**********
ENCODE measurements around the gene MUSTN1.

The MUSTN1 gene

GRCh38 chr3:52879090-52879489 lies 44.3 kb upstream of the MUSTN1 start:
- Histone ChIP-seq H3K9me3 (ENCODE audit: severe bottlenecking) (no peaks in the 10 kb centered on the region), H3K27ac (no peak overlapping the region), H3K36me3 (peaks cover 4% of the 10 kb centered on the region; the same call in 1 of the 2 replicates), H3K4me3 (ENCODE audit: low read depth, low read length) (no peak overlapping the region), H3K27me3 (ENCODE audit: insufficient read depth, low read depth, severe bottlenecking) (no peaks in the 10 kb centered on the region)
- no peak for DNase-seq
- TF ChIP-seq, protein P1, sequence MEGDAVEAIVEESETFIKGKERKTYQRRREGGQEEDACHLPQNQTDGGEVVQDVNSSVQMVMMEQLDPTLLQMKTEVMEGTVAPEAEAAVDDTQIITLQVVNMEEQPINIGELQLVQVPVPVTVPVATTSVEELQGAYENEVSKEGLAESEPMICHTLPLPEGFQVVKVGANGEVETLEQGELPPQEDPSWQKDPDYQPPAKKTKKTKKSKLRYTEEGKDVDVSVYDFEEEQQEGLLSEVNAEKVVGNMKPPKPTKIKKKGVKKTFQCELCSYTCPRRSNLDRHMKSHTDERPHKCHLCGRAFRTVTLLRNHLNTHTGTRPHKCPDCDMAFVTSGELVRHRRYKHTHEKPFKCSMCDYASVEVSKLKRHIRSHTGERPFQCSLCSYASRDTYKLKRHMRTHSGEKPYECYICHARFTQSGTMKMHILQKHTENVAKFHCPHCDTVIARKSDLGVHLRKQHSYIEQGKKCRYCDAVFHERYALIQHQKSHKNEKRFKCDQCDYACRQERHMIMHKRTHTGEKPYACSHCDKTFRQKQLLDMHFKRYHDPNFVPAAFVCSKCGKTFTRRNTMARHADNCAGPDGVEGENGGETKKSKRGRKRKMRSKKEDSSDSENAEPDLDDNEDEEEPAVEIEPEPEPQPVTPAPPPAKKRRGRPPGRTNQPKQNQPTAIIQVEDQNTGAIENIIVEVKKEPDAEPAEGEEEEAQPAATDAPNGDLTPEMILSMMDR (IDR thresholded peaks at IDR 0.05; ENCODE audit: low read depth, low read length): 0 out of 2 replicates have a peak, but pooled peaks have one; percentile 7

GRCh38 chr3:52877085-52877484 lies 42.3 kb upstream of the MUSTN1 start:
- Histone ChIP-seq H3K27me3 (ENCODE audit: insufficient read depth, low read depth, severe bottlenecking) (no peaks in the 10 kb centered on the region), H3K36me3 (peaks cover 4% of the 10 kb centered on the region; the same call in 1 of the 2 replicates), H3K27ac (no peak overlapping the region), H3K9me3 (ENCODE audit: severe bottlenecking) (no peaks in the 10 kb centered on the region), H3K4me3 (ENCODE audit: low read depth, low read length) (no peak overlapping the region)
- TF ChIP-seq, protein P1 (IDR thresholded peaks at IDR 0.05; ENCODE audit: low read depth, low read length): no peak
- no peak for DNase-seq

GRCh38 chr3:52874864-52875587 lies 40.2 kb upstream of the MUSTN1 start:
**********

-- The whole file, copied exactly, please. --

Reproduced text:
ENCODE measurements around the gene MUSTN1.

The MUSTN1 gene

GRCh38 chr3:52879090-52879489 lies 44.3 kb upstream of the MUSTN1 start:
- Histone ChIP-seq H3K9me3 (ENCODE audit: severe bottlenecking) (no peaks in the 10 kb centered on the region), H3K27ac (no peak overlapping the region), H3K36me3 (peaks cover 4% of the 10 kb centered on the region; the same call in 1 of the 2 replicates), H3K4me3 (ENCODE audit: low read depth, low read length) (no peak overlapping the region), H3K27me3 (ENCODE audit: insufficient read depth, low read depth, severe bottlenecking) (no peaks in the 10 kb centered on the region)
- no peak for DNase-seq
- TF ChIP-seq, protein P1, sequence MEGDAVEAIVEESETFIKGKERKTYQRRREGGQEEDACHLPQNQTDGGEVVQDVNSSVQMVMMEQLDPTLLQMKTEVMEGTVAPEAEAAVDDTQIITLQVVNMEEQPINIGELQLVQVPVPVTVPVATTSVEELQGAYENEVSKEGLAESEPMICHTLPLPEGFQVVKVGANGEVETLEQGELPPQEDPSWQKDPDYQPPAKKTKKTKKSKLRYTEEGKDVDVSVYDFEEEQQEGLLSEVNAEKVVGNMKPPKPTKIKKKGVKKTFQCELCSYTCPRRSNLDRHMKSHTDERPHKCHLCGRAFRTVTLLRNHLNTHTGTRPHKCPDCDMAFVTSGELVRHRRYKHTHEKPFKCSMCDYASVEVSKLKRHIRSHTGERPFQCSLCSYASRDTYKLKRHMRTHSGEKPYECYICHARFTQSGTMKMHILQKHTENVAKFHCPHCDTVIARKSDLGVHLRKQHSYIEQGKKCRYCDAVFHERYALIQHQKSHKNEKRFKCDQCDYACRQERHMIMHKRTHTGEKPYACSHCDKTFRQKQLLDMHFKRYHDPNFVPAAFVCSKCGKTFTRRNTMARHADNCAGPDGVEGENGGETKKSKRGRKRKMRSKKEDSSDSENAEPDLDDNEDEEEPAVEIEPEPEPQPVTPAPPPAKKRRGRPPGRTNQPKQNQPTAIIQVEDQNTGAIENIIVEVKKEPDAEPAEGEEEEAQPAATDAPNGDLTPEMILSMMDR (IDR thresholded peaks at IDR 0.05; ENCODE audit: low read depth, low read length): 0 out of 2 replicates have a peak, but pooled peaks have one; percentile 7

GRCh38 chr3:52877085-52877484 lies 42.3 kb upstream of the MUSTN1 start:
- Histone ChIP-seq H3K27me3 (ENCODE audit: insufficient read depth, low read depth, severe bottlenecking) (no peaks in the 10 kb centered on the region), H3K36me3 (peaks cover 4% of the 10 kb centered on the region; the same call in 1 of the 2 replicates), H3K27ac (no peak overlapping the region), H3K9me3 (ENCODE audit: severe bottlenecking) (no peaks in the 10 kb centered on the region), H3K4me3 (ENCODE audit: low read depth, low read length) (no peak overlapping the region)
- TF ChIP-seq, protein P1 (IDR thresholded peaks at IDR 0.05; ENCODE audit: low read depth, low read length): no peak
- no peak for DNase-seq

GRCh38 chr3:52874864-52875587 lies 40.2 kb upstream of the MUSTN1 start: